On Apr 23, 2007, at 2:43 PM, Martijn Faassen wrote:
It'd be a lot easier. You'd still have to list it for all eggs that you depend on directly. It would be nice if this could be automated as well, as being in two places to add a single dependency is more work than being in one place. Could be done with a special recipe, I think.

Except that the information belongs in your application package's configure.zcml. site.zcml should, IMO, be a very short file that include's your application package's configure.zcml. If you want to write a tool that writes your configure.zcml, go for it.

I wouldn't object to a zcml configuration directive that took a project name and included zcml files provided by it's dependencies at run time.

Package-level ZCML include dependencies would also mean a kind of duplication, too. You list dependencies in setup.py and then again in the package's ZCML.

You could argue that the dependencies in setup.py duplicate information in your Python import statements -- if you wanted to.

I also don't understand David's problem with buildout times. The option -N helps a lot. Jim, is there anything to say for actually making -N the default behavior of buildout?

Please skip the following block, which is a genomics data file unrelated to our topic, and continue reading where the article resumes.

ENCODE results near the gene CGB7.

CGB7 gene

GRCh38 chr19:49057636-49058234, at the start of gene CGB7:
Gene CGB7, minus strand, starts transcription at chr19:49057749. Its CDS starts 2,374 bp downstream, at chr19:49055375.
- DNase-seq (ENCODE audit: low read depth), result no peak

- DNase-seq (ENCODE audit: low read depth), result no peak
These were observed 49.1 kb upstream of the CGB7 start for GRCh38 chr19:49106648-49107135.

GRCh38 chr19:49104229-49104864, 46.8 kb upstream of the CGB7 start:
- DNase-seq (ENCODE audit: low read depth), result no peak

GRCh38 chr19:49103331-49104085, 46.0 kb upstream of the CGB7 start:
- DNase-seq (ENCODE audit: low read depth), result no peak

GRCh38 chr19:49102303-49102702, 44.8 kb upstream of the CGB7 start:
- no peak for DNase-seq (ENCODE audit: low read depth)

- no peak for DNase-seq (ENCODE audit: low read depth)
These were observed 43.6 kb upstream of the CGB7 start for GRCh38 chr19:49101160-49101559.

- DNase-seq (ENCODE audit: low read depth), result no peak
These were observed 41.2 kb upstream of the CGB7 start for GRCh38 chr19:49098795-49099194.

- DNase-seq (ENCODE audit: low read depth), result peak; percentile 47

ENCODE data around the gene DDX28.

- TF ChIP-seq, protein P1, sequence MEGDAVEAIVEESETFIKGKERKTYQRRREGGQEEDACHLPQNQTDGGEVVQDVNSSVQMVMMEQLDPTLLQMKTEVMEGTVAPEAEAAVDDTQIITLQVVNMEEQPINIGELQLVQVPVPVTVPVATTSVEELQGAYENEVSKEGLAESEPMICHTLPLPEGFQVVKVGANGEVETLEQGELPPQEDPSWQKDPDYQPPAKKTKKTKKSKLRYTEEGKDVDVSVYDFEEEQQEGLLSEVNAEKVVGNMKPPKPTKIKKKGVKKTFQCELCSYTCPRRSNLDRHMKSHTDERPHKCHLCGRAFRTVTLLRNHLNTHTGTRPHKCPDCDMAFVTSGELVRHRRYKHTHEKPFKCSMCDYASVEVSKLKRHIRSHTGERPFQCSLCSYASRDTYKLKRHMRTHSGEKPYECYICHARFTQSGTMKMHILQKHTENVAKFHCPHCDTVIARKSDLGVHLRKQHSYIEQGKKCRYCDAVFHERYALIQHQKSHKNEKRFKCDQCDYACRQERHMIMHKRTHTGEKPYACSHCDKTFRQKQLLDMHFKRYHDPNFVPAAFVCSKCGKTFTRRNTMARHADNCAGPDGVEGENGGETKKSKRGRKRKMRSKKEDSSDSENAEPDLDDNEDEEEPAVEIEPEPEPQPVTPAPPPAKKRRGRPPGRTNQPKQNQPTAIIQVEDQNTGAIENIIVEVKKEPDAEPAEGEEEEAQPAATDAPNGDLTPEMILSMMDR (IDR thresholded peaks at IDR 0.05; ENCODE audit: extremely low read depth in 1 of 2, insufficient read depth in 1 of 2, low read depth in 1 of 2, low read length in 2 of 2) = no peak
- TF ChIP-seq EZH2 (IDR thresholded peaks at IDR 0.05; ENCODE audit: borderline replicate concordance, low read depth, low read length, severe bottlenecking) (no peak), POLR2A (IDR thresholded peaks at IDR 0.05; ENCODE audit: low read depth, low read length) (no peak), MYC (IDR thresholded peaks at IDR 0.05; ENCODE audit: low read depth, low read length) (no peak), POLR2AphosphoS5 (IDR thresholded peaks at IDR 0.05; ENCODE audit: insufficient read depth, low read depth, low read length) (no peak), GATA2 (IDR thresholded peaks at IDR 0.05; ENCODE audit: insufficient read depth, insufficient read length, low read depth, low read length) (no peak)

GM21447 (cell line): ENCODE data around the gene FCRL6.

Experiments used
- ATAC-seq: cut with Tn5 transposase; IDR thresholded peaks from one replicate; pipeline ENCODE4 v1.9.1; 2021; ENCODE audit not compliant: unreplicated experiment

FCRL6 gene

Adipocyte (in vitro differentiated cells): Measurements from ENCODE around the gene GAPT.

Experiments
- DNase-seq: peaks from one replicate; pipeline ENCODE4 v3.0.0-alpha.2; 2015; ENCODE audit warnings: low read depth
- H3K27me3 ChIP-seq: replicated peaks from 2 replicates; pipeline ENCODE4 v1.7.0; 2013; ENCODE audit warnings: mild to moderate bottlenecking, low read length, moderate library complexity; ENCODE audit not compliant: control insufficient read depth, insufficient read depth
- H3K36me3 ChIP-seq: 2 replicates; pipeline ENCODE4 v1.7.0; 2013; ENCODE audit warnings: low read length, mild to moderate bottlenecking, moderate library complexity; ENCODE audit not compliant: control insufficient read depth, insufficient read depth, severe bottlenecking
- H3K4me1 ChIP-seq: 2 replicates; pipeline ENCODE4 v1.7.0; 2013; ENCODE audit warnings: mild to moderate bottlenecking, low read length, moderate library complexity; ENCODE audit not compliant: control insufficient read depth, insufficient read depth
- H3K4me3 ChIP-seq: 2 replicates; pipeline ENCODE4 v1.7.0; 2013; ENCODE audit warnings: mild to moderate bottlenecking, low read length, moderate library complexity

No, But I can say something against it. :) Making it the default would make buildout's default behavior less deterministic.

I don't understand.

I can see how -o is the most deterministic buildout behavior, as it will upgrade nothing. The next step in my mind would be -N, as it only installs what's not there yet. Finally there's "no option", which is least predictable it might start updating stuff, depending on what package restrictions you have. Obviously I'm not understanding what you mean by "deterministic".

The default behavior is to update all packages to the most recent version that satisfies your requirements. This means that running buildout in 2 different buildouts with the same configuration should produce the same results, regardless of their history. I think this is an important property that you lose with -N.

It is easy for people to change the default for their own use by putting:
   newest = false
in their ~/.buildout/default.cfg file.

Ah, a trick I wasn't aware of. I will do that then in my buildout.cfgs, though this will indeed might cause a few surprises to people they might get used to it and be surprised when they need -N in other buildouts.

That's why I suggested putting it in: ~/.buildout/default.cfg, which would effect only you.


Jim Fulton                      mailto:[EMAIL PROTECTED]                Python 
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